- - Friday, October 7, 2011

By William J. Bennett
Thomas Nelson, $34.99 546 pages

Halfway through “The Book of Man,” William Bennett’s delightful survey of writings on what it means to be a man, the author treats readers to a segment titled “Hunting the Grisly - Theodore Roosevelt” in which he writes the following:

“By now you have noticed that Theodore Roosevelt appears frequently in this book. That is because Roosevelt’s manliness is impossible to doubt. In addition to being president of the United States, Roosevelt was a successful naturalist, explorer, hunter, author, and soldier. He served his country, his countrymen, and his family with unquestionable loyalty. And if that wasn’t enough to prove his valor, he hunted grizzly bears in his free time.”

Mr. Bennett then offers readers an account of the hunting adventure written by Roosevelt himself:

“Once I killed a grisly in this manner …

“One day while camped near the Bitter Root Mountains in Montana I found that a bear had been feeding on the carcass of a moose which lay some five miles from the little open glade in which my tent was pitched, and I made up my mind to try to get a shot at it that afternoon….

“In moccasined feet I trod softly through the soundless woods. Under the dark branches it was already dusk, and the air had the cool chill of evening. As I neared the clump where the body lay, I walked with redoubled caution, watching and listening with strained alertness.”

Not surprisingly, Teddy got his bear.

The passage is worth noting at length because it is in many waysemblematic of Mr. Bennett’s approach to the vast volume of material he shares. Throughout the book, Mr. Bennett makes ample and eloquent use of first-person accounts from history’s titans (presidents, writers, philosophers and clergymen) and lesser-known men who earned their way to the book by acts of bravery and decency. And each segment is preceded by Mr. Bennett’s own pithy explanation of why a particular selection was chosen.

Part guide for young men on the way to manhood, part celebration of the best in our human selves, the book is organized into six parts: “Man in War,” “Man at Work,” “Man at Play,” “Man in the Polis,” “Man With Women and Children,” “Man in Prayer and Reflection.”

And, yes, Teddy turns up frequently in these pages.

One might ask: why this book now? Mr. Bennett, the father of two sons, writes in his introduction, “There is trouble with men today. For example, after studying today’s workforce data, author and commentator David Brooks observed that ‘in 1954, about 96 percent of American men between the ages of 25 and 54 worked. Today that number is around 80 percent. One fifth of all men in their prime working ages are not getting up and going to work.’”

Mr. Bennett, host of the nationally syndicated radio show “Bill Bennett’s Morning in America” and the author of 20 books, among them “The Book of Virtues” and “The Children’s Book of Virtues,” adds:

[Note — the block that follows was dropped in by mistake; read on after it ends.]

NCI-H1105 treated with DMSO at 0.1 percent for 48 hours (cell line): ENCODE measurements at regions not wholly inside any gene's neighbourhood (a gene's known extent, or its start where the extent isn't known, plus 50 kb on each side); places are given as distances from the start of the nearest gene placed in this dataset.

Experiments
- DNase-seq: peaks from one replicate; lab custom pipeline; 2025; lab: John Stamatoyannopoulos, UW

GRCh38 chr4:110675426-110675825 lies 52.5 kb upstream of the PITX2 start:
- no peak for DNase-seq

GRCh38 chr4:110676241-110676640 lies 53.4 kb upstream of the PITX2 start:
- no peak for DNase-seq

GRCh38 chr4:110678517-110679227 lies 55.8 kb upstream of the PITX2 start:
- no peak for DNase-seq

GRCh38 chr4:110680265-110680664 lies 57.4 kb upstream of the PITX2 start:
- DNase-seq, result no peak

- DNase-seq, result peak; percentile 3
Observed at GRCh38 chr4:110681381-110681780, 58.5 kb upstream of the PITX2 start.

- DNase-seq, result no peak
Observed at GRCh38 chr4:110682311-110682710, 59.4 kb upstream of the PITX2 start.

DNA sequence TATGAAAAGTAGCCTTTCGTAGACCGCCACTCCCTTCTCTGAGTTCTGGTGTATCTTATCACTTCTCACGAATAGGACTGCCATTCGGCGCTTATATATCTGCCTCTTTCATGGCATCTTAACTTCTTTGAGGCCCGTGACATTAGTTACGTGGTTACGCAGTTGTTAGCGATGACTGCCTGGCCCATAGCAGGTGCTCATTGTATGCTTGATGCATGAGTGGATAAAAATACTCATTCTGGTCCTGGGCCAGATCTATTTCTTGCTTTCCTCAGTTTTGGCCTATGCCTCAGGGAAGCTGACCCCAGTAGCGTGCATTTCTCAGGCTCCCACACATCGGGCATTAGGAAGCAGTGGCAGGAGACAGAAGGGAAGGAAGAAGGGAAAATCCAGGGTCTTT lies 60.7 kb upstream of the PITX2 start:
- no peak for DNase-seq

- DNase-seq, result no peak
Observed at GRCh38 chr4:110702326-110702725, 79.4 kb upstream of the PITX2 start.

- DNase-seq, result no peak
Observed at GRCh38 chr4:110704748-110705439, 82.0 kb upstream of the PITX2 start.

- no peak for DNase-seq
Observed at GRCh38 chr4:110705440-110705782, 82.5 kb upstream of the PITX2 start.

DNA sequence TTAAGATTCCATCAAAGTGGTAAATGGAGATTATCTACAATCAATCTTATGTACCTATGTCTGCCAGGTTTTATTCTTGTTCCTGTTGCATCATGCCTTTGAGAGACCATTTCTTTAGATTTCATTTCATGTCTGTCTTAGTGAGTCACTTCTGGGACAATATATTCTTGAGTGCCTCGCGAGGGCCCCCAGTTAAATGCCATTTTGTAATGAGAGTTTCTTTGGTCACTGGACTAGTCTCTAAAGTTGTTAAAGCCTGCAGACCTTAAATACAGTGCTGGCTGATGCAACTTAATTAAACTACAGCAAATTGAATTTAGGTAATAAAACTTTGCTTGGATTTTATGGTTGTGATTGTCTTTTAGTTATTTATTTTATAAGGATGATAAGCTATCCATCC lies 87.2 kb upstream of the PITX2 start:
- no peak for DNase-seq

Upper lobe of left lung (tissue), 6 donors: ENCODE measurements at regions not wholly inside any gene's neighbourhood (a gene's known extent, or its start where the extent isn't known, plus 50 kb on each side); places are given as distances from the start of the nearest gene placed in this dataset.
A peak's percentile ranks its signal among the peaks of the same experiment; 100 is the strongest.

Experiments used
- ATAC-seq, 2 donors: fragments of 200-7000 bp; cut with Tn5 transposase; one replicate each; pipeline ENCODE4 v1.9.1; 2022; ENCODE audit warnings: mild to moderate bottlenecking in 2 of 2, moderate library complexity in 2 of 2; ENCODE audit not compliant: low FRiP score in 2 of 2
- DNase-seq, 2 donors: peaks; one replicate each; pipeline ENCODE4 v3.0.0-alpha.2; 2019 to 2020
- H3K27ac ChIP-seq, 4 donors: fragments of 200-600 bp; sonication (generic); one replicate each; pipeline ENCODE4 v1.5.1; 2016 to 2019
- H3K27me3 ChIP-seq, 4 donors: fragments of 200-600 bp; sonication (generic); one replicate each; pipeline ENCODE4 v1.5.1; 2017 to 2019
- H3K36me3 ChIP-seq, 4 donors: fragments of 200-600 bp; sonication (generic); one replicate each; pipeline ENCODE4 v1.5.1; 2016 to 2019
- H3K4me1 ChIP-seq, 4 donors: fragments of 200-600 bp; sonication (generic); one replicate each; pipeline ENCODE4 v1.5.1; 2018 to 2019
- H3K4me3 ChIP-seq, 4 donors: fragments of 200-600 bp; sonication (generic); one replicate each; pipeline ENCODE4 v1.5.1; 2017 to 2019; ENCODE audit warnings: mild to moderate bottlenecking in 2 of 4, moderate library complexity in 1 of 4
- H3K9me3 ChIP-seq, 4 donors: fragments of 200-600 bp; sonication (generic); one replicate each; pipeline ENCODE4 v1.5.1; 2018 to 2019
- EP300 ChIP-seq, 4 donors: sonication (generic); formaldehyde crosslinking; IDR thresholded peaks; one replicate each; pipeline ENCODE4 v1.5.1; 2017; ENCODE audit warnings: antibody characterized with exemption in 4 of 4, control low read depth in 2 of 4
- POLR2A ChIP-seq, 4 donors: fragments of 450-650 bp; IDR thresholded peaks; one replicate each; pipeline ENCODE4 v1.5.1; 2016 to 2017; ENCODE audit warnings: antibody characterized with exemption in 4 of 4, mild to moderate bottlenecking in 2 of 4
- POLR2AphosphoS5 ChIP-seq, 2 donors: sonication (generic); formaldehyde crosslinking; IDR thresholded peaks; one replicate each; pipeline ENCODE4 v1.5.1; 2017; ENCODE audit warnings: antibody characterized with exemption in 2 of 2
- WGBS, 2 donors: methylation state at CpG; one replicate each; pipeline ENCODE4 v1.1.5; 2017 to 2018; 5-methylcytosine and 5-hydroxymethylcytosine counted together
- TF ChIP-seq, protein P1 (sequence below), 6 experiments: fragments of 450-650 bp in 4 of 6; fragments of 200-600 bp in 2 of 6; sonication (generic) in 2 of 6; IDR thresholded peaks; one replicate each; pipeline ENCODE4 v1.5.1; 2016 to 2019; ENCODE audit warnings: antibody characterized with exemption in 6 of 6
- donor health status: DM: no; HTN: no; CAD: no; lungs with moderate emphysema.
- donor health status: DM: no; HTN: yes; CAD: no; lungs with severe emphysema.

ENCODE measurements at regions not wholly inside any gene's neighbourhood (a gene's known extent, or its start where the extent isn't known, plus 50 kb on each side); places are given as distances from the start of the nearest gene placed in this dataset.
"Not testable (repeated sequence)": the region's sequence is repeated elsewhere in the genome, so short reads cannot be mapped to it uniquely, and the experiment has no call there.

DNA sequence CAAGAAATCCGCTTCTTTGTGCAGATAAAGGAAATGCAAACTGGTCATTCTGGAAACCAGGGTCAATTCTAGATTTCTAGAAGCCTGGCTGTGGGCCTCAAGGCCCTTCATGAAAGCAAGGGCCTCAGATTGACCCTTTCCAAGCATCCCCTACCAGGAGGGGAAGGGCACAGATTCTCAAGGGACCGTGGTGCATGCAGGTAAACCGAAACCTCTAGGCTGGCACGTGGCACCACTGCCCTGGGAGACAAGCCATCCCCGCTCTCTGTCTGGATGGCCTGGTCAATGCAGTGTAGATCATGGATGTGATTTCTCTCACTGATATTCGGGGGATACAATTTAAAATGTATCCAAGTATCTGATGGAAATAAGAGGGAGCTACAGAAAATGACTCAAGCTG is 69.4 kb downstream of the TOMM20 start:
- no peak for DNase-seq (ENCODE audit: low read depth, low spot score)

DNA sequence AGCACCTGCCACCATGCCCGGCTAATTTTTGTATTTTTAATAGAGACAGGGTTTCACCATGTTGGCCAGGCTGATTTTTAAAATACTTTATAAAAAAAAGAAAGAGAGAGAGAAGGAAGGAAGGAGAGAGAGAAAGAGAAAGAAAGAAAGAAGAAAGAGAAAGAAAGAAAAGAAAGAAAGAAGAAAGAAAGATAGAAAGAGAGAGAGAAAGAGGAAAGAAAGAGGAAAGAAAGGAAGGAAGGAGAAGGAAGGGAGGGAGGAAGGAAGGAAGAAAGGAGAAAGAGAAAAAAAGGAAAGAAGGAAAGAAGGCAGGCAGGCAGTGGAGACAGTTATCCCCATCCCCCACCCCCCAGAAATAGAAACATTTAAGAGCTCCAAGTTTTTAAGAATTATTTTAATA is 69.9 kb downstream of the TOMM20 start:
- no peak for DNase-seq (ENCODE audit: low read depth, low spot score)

“My hope is that this book will be a healthy alternative to questionable messages that inundate boys and men every day. Let this book stand as a rough line - an approximation on the ground of our society - that helps define the extents and limits of true manhood.”

For men at war, readers find passages from Winston Churchill (“This was Their Finest Hour”) Shakespeare (“St. Crispin’s Day Speech”) and from the U.S. Navy (“Navy SEAL Creed” ) that addresses what we can expect from a man’s commitment to country and to each other. Jack London and Alexis de Tocqueville weigh in on the rewards of work. A.G. Spalding, Benjamin Franklin and Robert Louis Stevenson are on hand to talk about man in play. Noah Webster, Calvin Coolidge and Abraham Lincoln remark on man in the polis; Duff Cooper, John Stuart Mill and Plutarch on man with women and children and Robert Herrick, Sir Walter Raleigh and G.K. Chesterton reflect on prayer, its power and light.

For my part, as a wife and mother to a son and a daughter, I was particularly moved by the book’s repeated insistence that a mark of a good man is the respect he shows a woman. Mr. Bennett writes, “As you will see in the following passages, the lessons from history and virtuous men teach men to respect women, pursue them for the right reasons and weigh carefully their actions and words with them. ‘Love and respect women,’ the Italian philosopher Giuseppe Mazzini said. ‘Look to her not only for comfort but for strength and inspiration and the doubling of your intellectual and moral powers.’ “

There are few books with as much joy and insight collected in its pages as this. Read it for the letter Abraham Lincoln writes to 11-year-old Grace Bedell to grasp the intersection of manliness and gentleness.

Men will grow from this book and women will be glad for it. With “The Book of Man,” Mr. Bennett honors all.

• Carol Herman is the books editor of The Washington Times.

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